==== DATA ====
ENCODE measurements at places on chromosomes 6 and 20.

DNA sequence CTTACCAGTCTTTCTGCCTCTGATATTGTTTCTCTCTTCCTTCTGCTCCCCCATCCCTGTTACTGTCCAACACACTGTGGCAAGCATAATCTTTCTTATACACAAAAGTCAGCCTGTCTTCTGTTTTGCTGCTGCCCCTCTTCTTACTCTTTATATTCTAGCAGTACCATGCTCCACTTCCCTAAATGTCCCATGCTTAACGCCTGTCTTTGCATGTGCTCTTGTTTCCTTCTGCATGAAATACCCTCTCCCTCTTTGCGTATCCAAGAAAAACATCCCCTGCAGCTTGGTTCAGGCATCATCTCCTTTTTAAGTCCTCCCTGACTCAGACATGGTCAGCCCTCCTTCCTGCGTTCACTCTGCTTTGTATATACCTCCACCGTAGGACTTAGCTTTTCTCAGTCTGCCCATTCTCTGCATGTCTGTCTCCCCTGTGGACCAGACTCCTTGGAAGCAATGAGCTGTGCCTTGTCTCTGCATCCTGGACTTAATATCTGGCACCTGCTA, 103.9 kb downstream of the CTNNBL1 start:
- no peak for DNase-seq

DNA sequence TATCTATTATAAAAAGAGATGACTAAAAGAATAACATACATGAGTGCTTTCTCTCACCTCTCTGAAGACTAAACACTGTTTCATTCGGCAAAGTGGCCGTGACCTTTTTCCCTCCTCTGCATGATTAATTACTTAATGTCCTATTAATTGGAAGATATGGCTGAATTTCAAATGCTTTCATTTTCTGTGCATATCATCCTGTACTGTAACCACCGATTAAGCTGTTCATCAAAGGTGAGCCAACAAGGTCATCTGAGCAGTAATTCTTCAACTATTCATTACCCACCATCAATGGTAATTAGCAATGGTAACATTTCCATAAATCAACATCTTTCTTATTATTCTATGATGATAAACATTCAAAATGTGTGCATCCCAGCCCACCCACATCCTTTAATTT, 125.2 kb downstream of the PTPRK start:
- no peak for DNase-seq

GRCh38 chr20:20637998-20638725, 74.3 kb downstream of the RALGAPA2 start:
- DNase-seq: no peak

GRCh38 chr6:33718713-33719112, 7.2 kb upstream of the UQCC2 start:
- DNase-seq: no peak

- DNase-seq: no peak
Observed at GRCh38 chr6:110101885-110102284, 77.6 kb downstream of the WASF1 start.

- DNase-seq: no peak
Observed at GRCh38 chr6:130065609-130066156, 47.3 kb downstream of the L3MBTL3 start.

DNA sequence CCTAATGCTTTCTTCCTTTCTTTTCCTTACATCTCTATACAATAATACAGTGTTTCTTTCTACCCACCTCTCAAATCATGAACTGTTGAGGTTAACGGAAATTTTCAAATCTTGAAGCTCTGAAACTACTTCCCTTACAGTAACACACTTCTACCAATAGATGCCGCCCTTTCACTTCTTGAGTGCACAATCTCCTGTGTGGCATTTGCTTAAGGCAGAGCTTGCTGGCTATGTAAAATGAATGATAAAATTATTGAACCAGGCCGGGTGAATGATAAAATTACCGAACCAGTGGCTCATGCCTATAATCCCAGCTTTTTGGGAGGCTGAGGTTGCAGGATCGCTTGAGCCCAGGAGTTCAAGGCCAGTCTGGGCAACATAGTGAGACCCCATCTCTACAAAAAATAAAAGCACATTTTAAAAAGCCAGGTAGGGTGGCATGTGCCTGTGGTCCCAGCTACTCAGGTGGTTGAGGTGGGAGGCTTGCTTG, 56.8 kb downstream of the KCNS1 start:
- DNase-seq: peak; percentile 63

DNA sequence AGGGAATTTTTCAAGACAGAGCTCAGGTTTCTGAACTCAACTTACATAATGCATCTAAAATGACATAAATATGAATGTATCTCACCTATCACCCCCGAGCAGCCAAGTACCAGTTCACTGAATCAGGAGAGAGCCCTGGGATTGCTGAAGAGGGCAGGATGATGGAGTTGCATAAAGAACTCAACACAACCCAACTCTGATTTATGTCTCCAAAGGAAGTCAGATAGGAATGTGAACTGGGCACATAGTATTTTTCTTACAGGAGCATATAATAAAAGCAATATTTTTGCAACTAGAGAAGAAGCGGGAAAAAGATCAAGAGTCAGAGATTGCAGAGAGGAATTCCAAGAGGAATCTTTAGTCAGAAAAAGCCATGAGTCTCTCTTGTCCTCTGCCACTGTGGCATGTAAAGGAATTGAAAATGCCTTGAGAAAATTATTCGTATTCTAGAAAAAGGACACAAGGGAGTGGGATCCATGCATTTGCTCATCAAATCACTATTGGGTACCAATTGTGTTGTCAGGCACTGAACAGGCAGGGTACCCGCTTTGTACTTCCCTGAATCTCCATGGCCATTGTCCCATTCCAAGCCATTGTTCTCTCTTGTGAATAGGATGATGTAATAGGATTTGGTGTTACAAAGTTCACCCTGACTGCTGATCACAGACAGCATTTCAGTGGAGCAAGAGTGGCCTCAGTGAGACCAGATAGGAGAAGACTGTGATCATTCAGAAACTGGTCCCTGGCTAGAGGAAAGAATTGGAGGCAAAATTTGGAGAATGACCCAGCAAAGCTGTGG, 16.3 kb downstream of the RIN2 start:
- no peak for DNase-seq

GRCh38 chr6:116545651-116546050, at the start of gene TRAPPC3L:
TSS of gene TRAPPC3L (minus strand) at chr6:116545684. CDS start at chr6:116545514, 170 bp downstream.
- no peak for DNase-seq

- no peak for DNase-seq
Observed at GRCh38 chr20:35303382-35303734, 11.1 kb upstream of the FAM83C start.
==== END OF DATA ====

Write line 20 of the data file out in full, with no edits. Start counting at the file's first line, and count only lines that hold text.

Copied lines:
- no peak for DNase-seq